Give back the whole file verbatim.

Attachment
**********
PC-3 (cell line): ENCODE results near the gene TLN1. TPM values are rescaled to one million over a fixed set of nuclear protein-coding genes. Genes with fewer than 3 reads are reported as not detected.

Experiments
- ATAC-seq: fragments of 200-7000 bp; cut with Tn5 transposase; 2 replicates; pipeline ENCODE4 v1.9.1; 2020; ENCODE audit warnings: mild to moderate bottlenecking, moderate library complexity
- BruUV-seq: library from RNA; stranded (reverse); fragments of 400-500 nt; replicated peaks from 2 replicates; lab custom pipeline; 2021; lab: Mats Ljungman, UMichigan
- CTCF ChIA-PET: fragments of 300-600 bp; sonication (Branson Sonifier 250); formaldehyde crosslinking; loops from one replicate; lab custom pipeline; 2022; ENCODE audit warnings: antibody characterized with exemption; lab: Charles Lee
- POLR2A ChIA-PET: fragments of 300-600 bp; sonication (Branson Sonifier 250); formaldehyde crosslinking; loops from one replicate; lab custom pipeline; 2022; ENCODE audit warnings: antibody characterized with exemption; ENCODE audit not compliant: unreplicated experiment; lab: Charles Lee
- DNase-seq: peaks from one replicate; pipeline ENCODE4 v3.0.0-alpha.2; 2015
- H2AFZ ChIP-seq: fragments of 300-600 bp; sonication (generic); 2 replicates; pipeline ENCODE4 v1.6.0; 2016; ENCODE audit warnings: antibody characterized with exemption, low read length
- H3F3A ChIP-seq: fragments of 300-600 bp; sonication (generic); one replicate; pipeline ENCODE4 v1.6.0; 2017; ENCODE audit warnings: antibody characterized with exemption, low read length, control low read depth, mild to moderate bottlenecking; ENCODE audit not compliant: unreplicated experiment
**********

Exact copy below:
PC-3 (cell line): ENCODE results near the gene TLN1. TPM values are rescaled to one million over a fixed set of nuclear protein-coding genes. Genes with fewer than 3 reads are reported as not detected.

Experiments
- ATAC-seq: fragments of 200-7000 bp; cut with Tn5 transposase; 2 replicates; pipeline ENCODE4 v1.9.1; 2020; ENCODE audit warnings: mild to moderate bottlenecking, moderate library complexity
- BruUV-seq: library from RNA; stranded (reverse); fragments of 400-500 nt; replicated peaks from 2 replicates; lab custom pipeline; 2021; lab: Mats Ljungman, UMichigan
- CTCF ChIA-PET: fragments of 300-600 bp; sonication (Branson Sonifier 250); formaldehyde crosslinking; loops from one replicate; lab custom pipeline; 2022; ENCODE audit warnings: antibody characterized with exemption; lab: Charles Lee
- POLR2A ChIA-PET: fragments of 300-600 bp; sonication (Branson Sonifier 250); formaldehyde crosslinking; loops from one replicate; lab custom pipeline; 2022; ENCODE audit warnings: antibody characterized with exemption; ENCODE audit not compliant: unreplicated experiment; lab: Charles Lee
- DNase-seq: peaks from one replicate; pipeline ENCODE4 v3.0.0-alpha.2; 2015
- H2AFZ ChIP-seq: fragments of 300-600 bp; sonication (generic); 2 replicates; pipeline ENCODE4 v1.6.0; 2016; ENCODE audit warnings: antibody characterized with exemption, low read length
- H3F3A ChIP-seq: fragments of 300-600 bp; sonication (generic); one replicate; pipeline ENCODE4 v1.6.0; 2017; ENCODE audit warnings: antibody characterized with exemption, low read length, control low read depth, mild to moderate bottlenecking; ENCODE audit not compliant: unreplicated experiment